Non-Developer Question: Drupal
August 22, 2014 1:09 PM   Subscribe

Do we need another database in addition to the CMS to accomplish this? Can you help a non-developer understand. Can you help me explain it properly?

  • On the yet-to-be-developed website there will be a place where we will list all of the articles written by our team members.
  • Each team member will also have their own personal page that will list all the articles they have written personally.
  • We don’t want to enter this information manually on the different pages. We want the content to update in both places automatically.
I am not a developer and my understanding is that a CMS can’t do this. That this would take database functionality in addition to a CMS. Is that right? What is the best way to explain this to (non-technical) people? The CMS will likely be Drupal.

And finally, if another database is required -- would it be a complex thing to develop?
posted by Lescha to Computers & Internet (10 answers total) 1 user marked this as a favorite
Views (a drupal module) should be able to pull this information out of Drupal for you.

You'll want to create a view that pulls stories created by the related user ID.
posted by Setec Astronomy at 1:11 PM on August 22, 2014 [1 favorite]

I'm not sure why Drupal would not be able to do this. Setting up functionality would be part of the design phase. How I would do it (I have not really put out a Drupal site in a few years back in 6.5) is to set up content to show up on the front page, and use tags or other background flags or the view module to set up a page for each author.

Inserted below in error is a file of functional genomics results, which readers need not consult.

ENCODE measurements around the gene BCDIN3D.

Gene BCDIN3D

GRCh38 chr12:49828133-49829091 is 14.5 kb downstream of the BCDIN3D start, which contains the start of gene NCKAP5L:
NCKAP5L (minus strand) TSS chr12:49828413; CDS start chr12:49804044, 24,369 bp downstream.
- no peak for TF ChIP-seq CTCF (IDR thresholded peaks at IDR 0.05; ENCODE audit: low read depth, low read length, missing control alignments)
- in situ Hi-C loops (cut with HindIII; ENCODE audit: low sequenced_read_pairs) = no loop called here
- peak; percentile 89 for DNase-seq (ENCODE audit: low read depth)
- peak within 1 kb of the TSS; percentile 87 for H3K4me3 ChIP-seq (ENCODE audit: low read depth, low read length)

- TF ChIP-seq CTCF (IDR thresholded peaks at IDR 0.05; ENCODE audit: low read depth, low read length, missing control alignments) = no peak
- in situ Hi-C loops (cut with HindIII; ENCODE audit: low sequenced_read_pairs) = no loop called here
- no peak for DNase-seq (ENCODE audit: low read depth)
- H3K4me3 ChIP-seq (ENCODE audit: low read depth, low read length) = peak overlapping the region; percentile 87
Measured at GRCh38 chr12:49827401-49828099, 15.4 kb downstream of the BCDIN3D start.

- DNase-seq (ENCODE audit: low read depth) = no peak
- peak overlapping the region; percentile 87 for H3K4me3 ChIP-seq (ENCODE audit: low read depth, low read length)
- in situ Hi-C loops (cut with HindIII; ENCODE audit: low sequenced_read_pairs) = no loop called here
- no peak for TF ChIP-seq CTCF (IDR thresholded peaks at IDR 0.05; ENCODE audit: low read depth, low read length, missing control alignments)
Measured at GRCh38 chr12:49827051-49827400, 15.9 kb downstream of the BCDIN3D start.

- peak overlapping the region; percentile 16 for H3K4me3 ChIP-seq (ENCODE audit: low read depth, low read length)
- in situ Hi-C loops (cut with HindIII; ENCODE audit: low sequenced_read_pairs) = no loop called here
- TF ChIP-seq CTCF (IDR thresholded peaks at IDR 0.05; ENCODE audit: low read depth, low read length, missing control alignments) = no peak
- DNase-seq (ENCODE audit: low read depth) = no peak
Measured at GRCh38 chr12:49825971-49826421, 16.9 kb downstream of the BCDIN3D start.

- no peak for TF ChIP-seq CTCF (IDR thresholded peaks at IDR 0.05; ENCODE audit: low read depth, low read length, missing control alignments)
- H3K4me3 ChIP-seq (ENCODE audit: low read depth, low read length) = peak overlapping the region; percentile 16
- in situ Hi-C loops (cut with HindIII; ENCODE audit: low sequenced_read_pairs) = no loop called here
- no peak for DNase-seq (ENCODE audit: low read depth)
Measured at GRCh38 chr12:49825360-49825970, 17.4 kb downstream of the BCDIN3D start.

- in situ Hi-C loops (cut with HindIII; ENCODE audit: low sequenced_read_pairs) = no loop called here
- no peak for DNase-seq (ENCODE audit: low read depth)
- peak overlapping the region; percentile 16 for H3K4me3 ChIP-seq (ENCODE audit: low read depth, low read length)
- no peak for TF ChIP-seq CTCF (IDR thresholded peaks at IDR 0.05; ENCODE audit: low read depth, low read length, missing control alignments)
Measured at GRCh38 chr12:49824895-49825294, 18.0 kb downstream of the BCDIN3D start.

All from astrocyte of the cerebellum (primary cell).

This page would, when opening, call the articles authored by that person / tagged appropriately, and display them as that author's content.

You might need to do it by setting up content types, but probably not, but if so, it should be trivial for a basic Drupal site putter upper person.
posted by tilde at 1:13 PM on August 22, 2014

A CMS is just a database with a programming framework included for displaying the data on a website. You can make it do basically anything you want.
posted by empath at 1:14 PM on August 22, 2014 [1 favorite]

The Drupal Blog module does this out of the box:

The Blog module adds a blogs navigation link to the main navigation menu (the link must be enabled), which takes a visitor to a page that displays the most recent blog entries from all the users on the site... The blog module also creates a recent blog posts block that can be enabled.

Note that you can call it Articles in the navigation if you prefer, and that each blog post will include a link to that author's individual blog page. You can remove dates, etc, from display if you prefer it to look less blog-like.
posted by DarlingBri at 1:44 PM on August 22, 2014

Your premise is flawed. Pretty much every CMS in existence will store who wrote an article. This data is the only data you need to store. Not only is there not another database needed, you shouldn't even need to modify the structure of the database you'll use.

Now that you have the data in the database you need to get it out and displayed properly. Most CMS's out there will allow you to create the views you're looking for either built in or via a plugin or even some small custom programming work. With a plugin or module its probably a few hours work. Developing it from scratch would probably be less than a week (I'd think a day or two) with an expert in your CMS of choice.
posted by bitdamaged at 1:47 PM on August 22, 2014 [1 favorite]

BTW, most databases are just a structure for storing data, think of it as a folder of data you can stick whatever you want in it. You'd pretty much never need another database just to add different data, you'd generally just change the database you have to accept your custom changes.
posted by bitdamaged at 1:51 PM on August 22, 2014

Drupal can definitely do this, as can any major CMS. Our old Drupal 6 site, from about ten years ago, does this.